Unsung Heroes | History Corner | Azadi Ka Amrit Mahotsav, Ministry of Culture, Government of India

Unsung Heroes Detail

Unsung Heroes Detail

Mohammad Baji

Nabarangpur, Odisha

August 05, 2022

Mohammad Baji was one of the countless freedom fighters, who had fought fearlessly and taken down the most potent and exploitative imperialistic regime but was silently sent into oblivion after independence. Being a staunch Gandhian he was also an epitome of Hindu-Muslim unity who after independence dedicated his life for many social works including maintenance of communal harmony for which he was also beaten mercilessly by the miscreants.

Born on 20 January 1917 in Nabarnagpur he was the 20th of 21 children of his parents.

Since he was born with a passion for fighting for the independence of the country, from his childhood he was moved by the call of Gandhi. At the age of 21, he along with his friend Laxman Sahu cycled around 350 km amid thick forests and hilly terrain to reach Raipur from where they travelled to Wardha by train to have a glimpse of Gandhi. He was inspired by Gandhi’s few words ‘Jao Lathi Khao, sacrifice for the nation.’ Being inspired by these words he organized satyagraha, an anti-war protest near a mosque in Nabrangpur, and was arrested and sentenced to six months imprisonment and a fine of Rs 50. On one occasion, people gathered to attack the police but were stopped by Baji who urged the crowd ‘Marenge lekin maarenge nahin’, Coming out of jail, he wrote to Gandhi: What now? And his reply came. ‘Go to jail again.’ So he did. This time for four months.

At the height of the Quit India Movement in 1942, Baji and his associates took the slogan of non-violence among the masses. He and his group of about 30 people used to walk from village to village, spreading the gospel of non-violence and Satyagraha. The idea of India and Poorna Swaraj and the necessity of non-violent means to achieve them were spread across the remotest parts of Nabrangpur and adjoining areas.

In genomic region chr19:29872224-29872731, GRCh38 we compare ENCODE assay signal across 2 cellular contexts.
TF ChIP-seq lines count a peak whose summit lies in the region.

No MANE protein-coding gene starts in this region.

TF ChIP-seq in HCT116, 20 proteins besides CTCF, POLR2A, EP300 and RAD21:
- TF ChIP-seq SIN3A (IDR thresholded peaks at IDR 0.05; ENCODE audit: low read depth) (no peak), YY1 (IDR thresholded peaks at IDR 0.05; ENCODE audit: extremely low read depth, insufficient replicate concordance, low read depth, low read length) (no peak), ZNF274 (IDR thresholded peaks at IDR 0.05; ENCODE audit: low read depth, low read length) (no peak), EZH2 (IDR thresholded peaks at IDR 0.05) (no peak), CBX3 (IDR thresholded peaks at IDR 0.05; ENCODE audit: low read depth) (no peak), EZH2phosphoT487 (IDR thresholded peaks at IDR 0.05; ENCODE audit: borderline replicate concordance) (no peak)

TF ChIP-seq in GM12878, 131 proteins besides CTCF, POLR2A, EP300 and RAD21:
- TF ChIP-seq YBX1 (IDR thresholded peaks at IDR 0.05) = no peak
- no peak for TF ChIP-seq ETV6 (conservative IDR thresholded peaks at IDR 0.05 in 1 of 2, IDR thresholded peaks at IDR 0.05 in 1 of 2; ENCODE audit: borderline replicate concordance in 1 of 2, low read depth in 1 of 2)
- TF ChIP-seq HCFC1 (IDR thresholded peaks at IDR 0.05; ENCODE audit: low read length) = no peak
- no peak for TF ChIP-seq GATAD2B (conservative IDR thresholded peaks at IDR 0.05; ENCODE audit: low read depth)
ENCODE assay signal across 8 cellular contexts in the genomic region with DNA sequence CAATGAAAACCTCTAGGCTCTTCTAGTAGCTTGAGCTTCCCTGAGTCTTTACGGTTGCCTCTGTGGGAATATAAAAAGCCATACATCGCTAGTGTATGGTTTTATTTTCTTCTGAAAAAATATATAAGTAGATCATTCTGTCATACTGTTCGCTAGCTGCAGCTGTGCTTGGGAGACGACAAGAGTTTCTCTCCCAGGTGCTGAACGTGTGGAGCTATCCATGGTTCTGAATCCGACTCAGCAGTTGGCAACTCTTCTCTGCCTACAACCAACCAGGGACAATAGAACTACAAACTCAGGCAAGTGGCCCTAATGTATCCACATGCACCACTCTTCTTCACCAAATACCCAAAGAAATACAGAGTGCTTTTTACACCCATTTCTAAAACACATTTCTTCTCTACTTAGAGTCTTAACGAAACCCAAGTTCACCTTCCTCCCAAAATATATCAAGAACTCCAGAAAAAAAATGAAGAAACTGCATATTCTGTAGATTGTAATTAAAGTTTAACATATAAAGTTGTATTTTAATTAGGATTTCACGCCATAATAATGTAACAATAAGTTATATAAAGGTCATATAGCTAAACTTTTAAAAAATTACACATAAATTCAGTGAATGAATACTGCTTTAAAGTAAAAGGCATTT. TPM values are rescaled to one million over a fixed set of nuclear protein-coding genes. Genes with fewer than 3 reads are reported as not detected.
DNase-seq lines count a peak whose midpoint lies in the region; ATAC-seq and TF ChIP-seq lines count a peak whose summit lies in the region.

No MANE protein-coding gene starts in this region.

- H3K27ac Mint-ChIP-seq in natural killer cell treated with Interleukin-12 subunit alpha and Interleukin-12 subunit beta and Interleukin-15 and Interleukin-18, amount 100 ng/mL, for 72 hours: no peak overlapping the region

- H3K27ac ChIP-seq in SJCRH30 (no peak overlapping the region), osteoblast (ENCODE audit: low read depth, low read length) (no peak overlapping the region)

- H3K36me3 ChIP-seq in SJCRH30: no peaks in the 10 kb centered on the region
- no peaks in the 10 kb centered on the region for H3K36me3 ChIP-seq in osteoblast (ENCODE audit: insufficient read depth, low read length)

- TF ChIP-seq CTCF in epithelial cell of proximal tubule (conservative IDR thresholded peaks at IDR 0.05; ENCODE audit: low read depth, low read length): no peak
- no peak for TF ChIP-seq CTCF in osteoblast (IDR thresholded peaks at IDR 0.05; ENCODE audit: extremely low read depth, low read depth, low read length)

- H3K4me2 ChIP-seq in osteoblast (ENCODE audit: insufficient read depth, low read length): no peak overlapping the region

On 19 August 1942, nineteen people died in the police firing at Papadahandi near Nabrangpur. Baji’s shoulder was broken in the violence unleashed against the protesters. Over 300 were injured, many died thereafter from their wounds. Baji, along with nearly a thousand satyagrahis, were jailed in Koraput.

He spent the next five years in various jails. He was with the legendary tribal freedom fighter LaxmanNayak in Koraput Jail. After the pronouncement of Laxman Nayak’s death sentence, he was shifted to Berhampur Jail and Baji was sent to the Cuttack jail. He was released just before Independence on 12 August 1947.

After independence, from 1955-67 he was active in the Bhoodan movement and played an important role in collecting about four lakh acres of land and distributing them among the landless. He himself has donated 14 acres of his personal land during the Bhoodan movement. Though a Muslim, he had launched a movement against cow slaughter. In 1968, he established an ashram for Adivasi and Harijan students in Bijapur.

He was a strict vegetarian and had headed the anti-cow slaughter league for years, even participating in protests in Delhi and Mumbai. He refused to accept the freedom fighter’s pension for twelve years but relented at the insistence of Biju Patnaik, who asked him to put the money to good use. About partition, he says that they have fought for the independence of a united India, not a fragmented India.

He remained a bachelor throughout his life and died in June 2019 at the age of 102.

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